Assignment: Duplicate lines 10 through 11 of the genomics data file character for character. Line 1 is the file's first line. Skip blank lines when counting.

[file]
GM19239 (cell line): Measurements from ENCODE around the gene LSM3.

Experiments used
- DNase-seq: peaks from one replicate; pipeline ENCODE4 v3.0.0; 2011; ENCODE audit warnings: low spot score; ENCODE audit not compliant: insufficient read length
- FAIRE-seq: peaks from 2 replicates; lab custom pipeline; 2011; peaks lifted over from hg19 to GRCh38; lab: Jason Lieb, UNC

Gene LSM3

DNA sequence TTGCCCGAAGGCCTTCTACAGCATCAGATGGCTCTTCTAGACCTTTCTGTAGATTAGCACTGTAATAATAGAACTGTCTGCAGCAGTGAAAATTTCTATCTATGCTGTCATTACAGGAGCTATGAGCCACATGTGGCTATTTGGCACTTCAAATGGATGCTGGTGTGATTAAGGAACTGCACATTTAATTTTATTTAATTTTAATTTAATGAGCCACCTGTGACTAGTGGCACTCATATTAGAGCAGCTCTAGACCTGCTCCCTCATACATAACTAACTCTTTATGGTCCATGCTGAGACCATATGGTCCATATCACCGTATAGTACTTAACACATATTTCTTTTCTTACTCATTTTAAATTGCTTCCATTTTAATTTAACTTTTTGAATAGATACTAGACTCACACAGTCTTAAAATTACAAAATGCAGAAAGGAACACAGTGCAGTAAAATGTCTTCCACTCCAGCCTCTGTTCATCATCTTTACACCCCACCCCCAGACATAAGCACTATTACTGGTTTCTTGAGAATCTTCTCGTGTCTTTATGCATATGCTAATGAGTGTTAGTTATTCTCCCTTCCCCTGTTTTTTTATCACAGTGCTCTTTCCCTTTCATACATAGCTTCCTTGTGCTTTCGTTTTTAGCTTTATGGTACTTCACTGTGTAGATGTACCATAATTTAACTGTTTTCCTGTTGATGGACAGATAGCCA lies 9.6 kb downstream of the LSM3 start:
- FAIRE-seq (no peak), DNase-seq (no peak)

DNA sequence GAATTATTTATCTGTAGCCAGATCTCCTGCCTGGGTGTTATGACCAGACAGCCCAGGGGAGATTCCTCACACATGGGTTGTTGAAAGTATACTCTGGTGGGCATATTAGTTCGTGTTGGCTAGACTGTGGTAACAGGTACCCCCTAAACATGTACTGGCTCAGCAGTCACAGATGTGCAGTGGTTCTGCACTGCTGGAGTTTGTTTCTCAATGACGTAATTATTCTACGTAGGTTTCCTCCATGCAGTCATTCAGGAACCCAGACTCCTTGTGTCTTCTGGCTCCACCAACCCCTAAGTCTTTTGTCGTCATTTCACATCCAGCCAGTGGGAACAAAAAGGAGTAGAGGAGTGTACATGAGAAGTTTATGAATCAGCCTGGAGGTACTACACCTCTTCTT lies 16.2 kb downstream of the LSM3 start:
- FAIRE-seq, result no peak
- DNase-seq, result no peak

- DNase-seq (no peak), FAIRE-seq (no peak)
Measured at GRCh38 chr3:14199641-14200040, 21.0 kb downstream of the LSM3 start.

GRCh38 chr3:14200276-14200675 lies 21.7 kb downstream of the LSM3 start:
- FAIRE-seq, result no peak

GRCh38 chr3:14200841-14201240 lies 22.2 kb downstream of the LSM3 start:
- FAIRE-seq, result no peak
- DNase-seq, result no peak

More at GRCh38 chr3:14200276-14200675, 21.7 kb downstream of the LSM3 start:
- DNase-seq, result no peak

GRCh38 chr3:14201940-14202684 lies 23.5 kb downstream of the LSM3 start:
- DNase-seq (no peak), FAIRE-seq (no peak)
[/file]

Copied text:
- DNase-seq, result no peak

- DNase-seq (no peak), FAIRE-seq (no peak)